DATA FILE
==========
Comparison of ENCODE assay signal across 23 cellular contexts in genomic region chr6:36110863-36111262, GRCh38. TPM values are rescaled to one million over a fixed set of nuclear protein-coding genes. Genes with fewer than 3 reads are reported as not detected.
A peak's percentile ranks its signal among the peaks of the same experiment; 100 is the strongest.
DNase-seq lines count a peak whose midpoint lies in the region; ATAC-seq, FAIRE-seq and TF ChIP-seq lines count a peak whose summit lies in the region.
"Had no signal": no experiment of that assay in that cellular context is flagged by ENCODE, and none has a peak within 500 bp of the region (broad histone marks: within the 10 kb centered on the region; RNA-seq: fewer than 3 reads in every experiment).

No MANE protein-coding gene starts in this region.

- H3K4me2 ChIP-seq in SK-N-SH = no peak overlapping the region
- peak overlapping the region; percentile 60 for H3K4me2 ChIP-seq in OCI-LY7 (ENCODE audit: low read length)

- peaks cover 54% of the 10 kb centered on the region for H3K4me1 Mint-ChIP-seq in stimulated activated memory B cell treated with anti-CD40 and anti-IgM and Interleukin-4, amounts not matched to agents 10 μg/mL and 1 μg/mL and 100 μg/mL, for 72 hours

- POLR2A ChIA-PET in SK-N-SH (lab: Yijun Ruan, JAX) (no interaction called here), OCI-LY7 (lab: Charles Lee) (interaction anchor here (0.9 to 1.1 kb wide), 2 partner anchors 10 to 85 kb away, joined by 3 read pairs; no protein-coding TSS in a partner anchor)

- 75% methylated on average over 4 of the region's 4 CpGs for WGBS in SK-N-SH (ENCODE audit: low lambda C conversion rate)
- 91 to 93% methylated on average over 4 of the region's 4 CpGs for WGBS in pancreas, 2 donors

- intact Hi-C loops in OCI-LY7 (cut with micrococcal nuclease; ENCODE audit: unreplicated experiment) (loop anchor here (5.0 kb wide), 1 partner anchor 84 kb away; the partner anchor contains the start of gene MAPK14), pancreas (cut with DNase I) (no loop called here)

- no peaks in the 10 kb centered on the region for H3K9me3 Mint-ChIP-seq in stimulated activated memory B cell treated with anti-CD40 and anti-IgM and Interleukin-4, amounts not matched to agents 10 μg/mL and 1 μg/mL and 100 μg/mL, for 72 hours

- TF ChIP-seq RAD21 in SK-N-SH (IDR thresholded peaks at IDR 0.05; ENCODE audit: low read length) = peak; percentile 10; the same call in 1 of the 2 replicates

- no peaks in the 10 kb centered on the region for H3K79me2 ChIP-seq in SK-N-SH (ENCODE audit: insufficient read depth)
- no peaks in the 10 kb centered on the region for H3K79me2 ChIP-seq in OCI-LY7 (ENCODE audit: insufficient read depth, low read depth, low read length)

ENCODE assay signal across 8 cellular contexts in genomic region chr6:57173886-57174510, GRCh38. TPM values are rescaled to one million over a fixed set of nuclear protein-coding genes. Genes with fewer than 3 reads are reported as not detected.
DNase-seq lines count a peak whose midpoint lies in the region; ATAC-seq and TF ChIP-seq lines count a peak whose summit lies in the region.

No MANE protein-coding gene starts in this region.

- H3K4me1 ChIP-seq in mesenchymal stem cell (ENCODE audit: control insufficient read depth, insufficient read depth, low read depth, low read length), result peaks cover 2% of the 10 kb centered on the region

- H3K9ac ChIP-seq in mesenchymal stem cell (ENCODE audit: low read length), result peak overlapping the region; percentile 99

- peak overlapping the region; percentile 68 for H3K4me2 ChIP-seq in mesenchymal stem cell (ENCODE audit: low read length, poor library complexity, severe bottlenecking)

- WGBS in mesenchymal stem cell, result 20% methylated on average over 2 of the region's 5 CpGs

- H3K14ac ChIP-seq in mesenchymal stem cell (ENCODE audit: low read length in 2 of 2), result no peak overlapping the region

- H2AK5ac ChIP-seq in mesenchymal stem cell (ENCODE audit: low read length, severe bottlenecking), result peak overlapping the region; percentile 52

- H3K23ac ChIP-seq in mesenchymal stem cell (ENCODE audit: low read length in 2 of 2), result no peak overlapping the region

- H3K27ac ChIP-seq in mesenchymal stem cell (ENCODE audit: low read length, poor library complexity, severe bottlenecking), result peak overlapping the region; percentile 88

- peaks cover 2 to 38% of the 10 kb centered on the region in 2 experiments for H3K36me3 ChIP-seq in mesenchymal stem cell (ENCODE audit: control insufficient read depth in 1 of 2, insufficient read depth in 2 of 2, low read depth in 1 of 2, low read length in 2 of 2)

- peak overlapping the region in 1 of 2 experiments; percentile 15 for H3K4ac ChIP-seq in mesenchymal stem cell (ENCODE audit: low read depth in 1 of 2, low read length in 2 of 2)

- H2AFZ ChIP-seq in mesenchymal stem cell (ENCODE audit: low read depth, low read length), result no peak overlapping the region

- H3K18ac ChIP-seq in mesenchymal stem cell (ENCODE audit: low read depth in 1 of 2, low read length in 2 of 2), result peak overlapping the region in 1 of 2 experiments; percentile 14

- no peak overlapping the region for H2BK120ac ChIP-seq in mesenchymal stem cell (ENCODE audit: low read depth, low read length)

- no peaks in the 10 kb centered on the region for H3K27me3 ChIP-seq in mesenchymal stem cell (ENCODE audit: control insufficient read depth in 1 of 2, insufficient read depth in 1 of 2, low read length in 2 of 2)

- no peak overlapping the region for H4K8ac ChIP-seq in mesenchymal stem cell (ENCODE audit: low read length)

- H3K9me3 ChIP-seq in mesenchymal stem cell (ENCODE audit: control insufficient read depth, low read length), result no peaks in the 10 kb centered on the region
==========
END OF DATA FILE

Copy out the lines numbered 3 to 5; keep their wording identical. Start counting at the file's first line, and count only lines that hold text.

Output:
DNase-seq lines count a peak whose midpoint lies in the region; ATAC-seq, FAIRE-seq and TF ChIP-seq lines count a peak whose summit lies in the region.
"Had no signal": no experiment of that assay in that cellular context is flagged by ENCODE, and none has a peak within 500 bp of the region (broad histone marks: within the 10 kb centered on the region; RNA-seq: fewer than 3 reads in every experiment).

No MANE protein-coding gene starts in this region.